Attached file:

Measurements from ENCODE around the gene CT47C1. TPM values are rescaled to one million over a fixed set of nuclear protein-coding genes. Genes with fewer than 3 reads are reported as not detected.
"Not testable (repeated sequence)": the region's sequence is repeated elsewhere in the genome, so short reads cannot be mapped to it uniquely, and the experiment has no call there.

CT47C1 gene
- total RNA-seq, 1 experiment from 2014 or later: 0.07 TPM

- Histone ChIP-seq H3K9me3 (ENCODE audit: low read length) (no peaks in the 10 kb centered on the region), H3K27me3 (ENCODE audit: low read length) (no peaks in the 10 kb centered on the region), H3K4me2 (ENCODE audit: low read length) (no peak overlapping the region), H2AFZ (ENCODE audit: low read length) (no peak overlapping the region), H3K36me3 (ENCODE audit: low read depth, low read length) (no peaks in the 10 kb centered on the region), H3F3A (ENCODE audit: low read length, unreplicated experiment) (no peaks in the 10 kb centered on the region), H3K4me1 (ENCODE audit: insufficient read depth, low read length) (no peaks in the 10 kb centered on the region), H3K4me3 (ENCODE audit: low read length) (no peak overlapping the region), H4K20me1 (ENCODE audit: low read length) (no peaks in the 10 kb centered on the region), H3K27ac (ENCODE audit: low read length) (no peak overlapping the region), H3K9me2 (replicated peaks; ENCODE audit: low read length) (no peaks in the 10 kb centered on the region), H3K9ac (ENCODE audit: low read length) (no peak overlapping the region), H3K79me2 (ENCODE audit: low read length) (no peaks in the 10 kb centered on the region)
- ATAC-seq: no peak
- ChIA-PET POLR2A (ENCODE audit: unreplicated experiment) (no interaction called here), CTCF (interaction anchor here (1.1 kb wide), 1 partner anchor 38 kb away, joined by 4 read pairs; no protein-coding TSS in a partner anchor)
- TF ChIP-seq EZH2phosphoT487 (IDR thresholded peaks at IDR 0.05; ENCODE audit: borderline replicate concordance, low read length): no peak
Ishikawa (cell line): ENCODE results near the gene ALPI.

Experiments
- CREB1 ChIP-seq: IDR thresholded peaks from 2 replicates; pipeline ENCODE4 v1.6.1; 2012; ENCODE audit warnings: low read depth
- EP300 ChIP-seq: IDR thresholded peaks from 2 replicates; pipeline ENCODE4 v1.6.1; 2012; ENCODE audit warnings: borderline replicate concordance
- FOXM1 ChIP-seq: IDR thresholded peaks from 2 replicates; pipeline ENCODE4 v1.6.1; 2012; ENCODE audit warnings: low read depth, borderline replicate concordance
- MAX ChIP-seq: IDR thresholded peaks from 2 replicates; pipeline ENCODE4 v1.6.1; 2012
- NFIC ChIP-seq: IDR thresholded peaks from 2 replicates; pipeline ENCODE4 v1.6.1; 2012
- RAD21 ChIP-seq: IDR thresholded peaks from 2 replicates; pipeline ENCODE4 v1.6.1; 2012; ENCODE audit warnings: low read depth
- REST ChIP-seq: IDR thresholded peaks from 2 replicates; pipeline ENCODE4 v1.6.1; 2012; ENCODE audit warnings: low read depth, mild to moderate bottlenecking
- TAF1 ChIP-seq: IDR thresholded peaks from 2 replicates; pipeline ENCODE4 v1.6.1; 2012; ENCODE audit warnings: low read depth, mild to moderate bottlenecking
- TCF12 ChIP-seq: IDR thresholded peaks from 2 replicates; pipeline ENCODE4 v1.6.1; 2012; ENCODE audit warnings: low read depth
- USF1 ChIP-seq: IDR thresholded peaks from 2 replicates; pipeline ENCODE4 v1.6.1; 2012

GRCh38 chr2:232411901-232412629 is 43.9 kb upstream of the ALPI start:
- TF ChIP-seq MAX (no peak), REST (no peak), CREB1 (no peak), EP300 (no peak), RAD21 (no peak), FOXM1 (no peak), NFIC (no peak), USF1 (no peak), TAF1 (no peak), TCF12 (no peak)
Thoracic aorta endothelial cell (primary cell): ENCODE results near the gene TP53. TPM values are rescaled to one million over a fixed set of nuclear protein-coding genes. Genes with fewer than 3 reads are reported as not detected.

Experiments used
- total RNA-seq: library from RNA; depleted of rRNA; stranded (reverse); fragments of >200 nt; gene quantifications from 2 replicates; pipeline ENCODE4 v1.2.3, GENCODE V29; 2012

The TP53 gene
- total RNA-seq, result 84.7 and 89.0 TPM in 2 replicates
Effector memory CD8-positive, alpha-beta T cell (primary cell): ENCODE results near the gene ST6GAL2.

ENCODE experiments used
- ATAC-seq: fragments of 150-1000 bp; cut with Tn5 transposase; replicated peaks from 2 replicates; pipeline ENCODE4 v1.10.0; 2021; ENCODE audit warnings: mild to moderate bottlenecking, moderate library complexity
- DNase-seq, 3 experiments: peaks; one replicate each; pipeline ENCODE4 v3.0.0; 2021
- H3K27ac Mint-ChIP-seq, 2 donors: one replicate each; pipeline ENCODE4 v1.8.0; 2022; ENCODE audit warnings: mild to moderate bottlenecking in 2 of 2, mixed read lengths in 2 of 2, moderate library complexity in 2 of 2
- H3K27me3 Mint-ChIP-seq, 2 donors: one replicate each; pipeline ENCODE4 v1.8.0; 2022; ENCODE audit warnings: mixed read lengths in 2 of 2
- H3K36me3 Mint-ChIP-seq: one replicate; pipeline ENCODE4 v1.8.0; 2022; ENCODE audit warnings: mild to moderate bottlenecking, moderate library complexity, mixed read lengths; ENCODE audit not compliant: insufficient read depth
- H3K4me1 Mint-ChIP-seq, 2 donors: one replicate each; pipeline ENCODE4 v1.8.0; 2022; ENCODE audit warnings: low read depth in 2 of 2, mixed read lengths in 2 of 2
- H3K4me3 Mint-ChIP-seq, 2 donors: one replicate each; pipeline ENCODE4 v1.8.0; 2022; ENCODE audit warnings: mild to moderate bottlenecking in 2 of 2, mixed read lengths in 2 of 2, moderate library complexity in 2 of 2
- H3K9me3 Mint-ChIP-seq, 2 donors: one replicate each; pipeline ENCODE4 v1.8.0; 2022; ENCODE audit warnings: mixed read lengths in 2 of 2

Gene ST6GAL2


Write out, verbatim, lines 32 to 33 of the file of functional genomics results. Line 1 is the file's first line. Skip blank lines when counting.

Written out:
- H3K27ac Mint-ChIP-seq, 2 donors: one replicate each; pipeline ENCODE4 v1.8.0; 2022; ENCODE audit warnings: mild to moderate bottlenecking in 2 of 2, mixed read lengths in 2 of 2, moderate library complexity in 2 of 2
- H3K27me3 Mint-ChIP-seq, 2 donors: one replicate each; pipeline ENCODE4 v1.8.0; 2022; ENCODE audit warnings: mixed read lengths in 2 of 2